Harnessing Web 2.0 Social Networks for Genetic Epidemiology Studies with Millions of People. Y. Erlich1, J. Kaplanis1, M. Gershovits1, P. Nagaraj1,2, D. MacArthur3,4, A. Price5 1) Whitehead Inst Biomedical Research, Cambridge, MA; 2) Massachusetts institute of technology; 3) Analytic and Translational Genetics Unit, Massachusetts General Hospital, Boston, MA; 4) Broad Institute of Harvard and MIT, Cambridge, MA; 5) Harvard School of Public Health, Boston, MA.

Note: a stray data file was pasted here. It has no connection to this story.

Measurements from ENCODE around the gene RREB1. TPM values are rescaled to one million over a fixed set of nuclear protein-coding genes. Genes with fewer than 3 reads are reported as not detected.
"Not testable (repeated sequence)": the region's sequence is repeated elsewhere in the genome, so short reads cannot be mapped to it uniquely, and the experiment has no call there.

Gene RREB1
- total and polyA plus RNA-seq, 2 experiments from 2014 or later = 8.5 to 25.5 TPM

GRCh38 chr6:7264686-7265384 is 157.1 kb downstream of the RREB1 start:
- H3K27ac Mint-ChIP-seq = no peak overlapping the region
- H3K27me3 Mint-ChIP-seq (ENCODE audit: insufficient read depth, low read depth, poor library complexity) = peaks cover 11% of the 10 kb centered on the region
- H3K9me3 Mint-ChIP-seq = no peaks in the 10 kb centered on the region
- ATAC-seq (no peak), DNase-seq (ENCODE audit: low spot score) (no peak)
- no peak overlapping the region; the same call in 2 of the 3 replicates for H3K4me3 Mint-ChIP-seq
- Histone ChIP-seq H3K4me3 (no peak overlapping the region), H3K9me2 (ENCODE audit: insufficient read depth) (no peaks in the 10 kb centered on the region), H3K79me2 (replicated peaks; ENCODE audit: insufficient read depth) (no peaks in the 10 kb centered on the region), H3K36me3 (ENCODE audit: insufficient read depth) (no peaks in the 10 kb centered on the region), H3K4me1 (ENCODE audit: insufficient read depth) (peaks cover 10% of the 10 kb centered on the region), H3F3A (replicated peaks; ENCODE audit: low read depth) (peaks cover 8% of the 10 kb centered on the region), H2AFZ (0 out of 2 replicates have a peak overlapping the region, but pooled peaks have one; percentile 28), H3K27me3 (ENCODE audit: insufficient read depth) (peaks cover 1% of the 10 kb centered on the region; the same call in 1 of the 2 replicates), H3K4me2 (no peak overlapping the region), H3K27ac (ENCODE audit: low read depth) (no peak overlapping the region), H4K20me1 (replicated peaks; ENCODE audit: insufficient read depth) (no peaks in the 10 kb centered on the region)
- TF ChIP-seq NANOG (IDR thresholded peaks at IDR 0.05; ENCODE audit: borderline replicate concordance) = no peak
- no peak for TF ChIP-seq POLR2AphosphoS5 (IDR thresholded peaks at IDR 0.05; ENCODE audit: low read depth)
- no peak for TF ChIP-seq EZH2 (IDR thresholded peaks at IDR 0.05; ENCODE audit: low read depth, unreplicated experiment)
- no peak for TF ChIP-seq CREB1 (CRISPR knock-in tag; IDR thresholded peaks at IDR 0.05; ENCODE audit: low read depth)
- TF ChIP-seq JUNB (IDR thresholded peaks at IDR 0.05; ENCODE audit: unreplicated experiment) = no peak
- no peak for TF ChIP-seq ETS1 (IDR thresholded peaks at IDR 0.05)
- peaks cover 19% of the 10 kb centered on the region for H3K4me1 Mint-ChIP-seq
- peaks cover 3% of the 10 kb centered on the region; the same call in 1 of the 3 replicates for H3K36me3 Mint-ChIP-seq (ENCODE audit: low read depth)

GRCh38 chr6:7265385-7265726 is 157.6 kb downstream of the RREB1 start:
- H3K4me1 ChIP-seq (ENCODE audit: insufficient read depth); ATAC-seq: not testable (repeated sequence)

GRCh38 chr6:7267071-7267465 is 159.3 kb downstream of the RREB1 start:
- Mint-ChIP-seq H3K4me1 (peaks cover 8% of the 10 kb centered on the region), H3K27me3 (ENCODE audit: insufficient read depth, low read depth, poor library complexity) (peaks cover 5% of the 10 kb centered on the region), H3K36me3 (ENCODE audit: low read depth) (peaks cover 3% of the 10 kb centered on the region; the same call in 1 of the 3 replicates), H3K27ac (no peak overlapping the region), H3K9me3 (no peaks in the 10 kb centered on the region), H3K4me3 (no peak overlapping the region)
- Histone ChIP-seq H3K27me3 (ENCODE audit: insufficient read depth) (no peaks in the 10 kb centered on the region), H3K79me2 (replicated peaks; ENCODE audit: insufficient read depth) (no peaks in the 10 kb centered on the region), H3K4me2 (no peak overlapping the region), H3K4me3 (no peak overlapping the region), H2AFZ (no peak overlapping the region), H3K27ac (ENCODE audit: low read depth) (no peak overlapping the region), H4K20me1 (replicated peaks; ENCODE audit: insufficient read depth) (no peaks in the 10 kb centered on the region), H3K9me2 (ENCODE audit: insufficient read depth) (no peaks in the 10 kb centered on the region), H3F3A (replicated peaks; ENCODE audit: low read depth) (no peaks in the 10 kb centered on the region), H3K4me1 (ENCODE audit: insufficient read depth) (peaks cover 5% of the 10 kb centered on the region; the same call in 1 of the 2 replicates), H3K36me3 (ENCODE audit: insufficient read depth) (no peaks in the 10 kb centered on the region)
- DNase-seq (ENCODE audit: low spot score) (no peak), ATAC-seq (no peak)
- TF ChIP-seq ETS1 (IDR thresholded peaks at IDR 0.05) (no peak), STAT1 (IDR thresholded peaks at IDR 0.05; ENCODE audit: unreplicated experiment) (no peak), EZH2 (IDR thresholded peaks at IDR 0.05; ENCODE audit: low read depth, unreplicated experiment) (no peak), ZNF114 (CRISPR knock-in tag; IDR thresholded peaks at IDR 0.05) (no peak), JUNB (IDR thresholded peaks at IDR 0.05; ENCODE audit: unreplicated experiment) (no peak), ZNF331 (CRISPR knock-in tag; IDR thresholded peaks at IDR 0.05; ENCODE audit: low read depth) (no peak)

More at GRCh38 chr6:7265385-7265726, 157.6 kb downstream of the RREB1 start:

Understanding the genetic architecture of complex traits is one of the top missions of human genetics. Emerging lines of studies have highlighted the entangled etiologies of these traits, which can include epistasis, parent-of-origin effects, sex and age interactions, and environmental risk factors. To conduct robust genetic epidemiological analysis, statistical models require sampling substantial amount of data from large families. However, the recruitment of large cohorts of extended kinships is both logistically challenging and cost-prohibitive. Here, we present a Big Data strategy to address this challenge: harnessing existing, free, and massive Web 2.0 social network resources to trace the aggregation of complex traits in extremely large families. We collected millions of public profiles from Geni.com, the world's largest genealogy-driven social network. Using this information, we constructed a single pedigree of 13 million individuals spanning many generations up to the 15th century and validated its quality using unilineal Y chromosome and mitochondira markers. In addition, Natural Language Processing was used to convert genealogical information into birth and death locations to obtain a proxy for environmental factors. We obtained multiple of phenotypes from this resource including longevity, fertility, migration patterns, and facial morphologies phenotyped form digital photos in Geni.com. This dataset provides a wide range of kinships for familial aggregation studies. We will present the dataset, which we aim to release as a community resource and show heritability estimates across distant relatives to disentangle analysis of epistasis, parent-of-origin, and shared environments.

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